David Byrne, the former Talking Heads singer, who has written 'How Music Works'
You may find yourself hermetically sealed from popular culture, but music still has an uncanny knack of permeating our lives. We live in a time when technology has made music both abundant and freely accessible. By contrast, original insight and analysis of the art form has become an extremely precious commodity, which is why the former Talking Heads singer David Byrne deserves great praise for How Music Works. It is as accessible as pop yet able to posit deep and startlingly original thoughts and discoveries in almost every paragraph. Not unlike getting your ears syringed, this book will make you hear music in a different way.
Though a calm and humble man, Byrne’s status in contemporary pop could not be higher, with Talking Heads’ brand of groove-fixated alternative rock influencing subsequent generations, from Blur to fellow New Yorkers LCD Soundsystem. He has been defined as “quirky” so much that it’s a relief to have to use that tired cliché only once here, with regard to the book’s structure – a winning mix of manual, biography and anthropological study presented over 10 stand-alone chapters.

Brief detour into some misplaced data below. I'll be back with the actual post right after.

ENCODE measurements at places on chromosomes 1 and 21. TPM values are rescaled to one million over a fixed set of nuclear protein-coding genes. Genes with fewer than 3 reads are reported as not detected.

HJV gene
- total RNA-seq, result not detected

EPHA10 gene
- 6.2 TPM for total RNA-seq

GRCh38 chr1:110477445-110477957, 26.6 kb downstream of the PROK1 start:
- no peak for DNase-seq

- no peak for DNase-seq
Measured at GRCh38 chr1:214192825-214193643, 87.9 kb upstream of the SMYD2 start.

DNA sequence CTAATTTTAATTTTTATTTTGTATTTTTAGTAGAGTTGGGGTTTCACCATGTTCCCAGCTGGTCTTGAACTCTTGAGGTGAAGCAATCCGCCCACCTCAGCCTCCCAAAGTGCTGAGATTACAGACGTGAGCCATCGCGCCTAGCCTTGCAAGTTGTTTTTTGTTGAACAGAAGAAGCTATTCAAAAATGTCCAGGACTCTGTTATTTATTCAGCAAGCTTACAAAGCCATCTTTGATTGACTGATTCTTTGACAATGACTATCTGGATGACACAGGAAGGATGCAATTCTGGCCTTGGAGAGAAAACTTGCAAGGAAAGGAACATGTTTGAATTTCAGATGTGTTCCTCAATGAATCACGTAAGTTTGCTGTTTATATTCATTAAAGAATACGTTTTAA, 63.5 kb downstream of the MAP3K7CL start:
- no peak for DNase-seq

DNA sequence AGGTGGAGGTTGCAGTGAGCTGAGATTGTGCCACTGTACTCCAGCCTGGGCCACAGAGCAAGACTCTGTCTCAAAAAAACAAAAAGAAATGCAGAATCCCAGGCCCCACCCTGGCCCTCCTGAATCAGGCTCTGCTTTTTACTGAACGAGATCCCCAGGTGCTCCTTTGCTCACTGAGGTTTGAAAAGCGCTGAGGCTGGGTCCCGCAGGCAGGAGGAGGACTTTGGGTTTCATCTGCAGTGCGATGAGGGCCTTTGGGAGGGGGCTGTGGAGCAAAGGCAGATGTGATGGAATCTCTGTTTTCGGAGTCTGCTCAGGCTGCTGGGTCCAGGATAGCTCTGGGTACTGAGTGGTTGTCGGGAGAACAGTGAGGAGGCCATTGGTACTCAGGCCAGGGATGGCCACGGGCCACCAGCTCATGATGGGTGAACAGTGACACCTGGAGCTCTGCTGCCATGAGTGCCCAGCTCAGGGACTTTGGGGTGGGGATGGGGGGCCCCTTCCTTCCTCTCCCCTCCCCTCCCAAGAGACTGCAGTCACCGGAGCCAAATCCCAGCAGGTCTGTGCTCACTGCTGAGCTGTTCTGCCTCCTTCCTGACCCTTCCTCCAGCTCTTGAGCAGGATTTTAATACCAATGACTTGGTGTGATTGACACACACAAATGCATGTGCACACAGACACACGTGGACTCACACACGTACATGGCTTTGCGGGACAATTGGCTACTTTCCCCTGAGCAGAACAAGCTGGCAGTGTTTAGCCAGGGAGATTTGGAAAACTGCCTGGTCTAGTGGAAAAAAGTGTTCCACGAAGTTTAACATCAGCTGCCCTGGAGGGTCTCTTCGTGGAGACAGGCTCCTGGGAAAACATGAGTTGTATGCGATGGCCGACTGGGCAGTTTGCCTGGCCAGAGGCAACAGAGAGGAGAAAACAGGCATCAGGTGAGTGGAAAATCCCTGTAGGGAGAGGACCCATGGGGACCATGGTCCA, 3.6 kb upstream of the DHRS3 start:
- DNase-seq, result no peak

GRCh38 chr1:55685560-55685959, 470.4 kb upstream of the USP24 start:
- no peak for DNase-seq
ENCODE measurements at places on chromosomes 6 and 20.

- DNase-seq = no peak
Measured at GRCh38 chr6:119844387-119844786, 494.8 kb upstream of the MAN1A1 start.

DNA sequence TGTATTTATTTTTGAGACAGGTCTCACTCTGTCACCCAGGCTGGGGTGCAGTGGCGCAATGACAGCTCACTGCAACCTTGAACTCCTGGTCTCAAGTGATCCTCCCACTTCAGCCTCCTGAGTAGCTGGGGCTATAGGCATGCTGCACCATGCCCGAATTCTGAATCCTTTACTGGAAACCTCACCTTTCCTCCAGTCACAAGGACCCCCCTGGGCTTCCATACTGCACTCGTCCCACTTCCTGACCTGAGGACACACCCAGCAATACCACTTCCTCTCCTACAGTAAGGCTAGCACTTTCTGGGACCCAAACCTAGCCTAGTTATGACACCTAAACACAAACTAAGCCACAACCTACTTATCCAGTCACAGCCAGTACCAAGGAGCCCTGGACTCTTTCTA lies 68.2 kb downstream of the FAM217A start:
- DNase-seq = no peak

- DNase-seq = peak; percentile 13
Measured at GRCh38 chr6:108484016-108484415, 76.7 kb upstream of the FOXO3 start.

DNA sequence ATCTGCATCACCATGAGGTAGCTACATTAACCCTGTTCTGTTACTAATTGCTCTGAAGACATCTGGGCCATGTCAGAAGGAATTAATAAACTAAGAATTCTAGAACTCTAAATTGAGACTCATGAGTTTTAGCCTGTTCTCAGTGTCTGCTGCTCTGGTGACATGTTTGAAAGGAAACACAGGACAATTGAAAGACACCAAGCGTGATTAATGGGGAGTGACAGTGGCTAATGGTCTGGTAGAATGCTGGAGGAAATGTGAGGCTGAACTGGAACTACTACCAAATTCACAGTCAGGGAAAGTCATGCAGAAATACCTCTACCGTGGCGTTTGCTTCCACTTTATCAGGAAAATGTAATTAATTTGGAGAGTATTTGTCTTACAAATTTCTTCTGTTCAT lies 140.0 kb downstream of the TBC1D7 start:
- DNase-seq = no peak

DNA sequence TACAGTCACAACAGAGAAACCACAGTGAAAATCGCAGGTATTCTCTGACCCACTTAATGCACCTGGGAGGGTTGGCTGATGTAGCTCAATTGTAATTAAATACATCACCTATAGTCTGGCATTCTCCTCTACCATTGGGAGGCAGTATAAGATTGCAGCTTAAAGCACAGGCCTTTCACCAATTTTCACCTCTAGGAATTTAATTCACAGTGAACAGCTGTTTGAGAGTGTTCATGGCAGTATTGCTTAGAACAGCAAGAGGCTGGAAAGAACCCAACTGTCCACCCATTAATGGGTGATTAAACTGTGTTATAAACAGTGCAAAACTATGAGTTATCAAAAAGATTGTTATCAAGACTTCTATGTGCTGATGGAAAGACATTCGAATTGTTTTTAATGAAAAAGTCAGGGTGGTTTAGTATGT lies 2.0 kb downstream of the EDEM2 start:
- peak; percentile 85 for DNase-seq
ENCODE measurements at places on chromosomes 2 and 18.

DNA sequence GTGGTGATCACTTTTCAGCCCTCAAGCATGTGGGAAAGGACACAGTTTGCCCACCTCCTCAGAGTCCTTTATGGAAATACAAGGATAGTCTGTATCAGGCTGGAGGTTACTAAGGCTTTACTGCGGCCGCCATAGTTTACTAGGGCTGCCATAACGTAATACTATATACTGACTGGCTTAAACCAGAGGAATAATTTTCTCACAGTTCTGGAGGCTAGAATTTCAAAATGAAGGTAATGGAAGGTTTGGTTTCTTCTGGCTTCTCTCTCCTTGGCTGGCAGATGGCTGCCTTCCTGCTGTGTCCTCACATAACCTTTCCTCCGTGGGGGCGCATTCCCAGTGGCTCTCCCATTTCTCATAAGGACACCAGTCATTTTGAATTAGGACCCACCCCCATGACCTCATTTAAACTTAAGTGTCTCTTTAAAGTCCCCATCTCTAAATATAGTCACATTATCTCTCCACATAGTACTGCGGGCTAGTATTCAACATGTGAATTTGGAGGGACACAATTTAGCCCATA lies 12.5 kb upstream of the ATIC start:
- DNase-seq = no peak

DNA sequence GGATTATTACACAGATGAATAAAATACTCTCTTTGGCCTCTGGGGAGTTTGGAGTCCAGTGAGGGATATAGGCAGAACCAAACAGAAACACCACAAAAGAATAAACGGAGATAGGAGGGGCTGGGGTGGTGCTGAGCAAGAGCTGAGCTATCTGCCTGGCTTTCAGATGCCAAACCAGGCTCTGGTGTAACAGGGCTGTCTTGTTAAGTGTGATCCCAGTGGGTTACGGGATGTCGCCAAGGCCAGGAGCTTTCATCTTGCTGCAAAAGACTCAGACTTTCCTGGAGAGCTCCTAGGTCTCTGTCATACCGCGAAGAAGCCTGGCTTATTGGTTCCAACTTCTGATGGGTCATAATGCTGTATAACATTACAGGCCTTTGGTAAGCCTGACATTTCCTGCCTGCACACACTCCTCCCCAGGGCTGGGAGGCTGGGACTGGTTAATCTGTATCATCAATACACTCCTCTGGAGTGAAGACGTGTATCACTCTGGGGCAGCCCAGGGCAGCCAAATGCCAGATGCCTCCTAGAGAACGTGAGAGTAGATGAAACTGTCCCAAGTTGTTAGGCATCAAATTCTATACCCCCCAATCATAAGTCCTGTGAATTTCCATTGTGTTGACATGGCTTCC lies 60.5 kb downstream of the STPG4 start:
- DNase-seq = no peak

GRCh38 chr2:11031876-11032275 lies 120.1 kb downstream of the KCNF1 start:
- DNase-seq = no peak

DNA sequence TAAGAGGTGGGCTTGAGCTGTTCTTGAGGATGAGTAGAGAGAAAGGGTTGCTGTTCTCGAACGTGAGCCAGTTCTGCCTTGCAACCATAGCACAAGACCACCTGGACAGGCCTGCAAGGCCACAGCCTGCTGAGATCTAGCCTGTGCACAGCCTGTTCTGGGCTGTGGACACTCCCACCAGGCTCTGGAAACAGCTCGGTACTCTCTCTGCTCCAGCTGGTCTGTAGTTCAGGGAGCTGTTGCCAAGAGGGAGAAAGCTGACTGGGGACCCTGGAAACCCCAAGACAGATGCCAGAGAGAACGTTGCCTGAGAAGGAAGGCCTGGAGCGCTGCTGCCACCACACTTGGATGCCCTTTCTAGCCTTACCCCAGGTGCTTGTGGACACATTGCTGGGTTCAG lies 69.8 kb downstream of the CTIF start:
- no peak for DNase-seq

Naturally, Talking Heads fans will find much to savour within them. Learning that the lyrics to 1980’s Once in a Lifetime were inspired by a recording of a preacher, or that the oversized suits worn in their seminal concert film Stop Making Sense were inspired by ancient Japanese theatre, is a joy.
Every form of music, from birdsong onwards, is considered and elegantly related to form, debunking romantic conceits about music and presenting a far more beautiful rationality. In the process, Byrne shows not just how music works, but how music publishing should work too.
-- by Oliver Keens
The Sunday Telegraph, October 1, 2012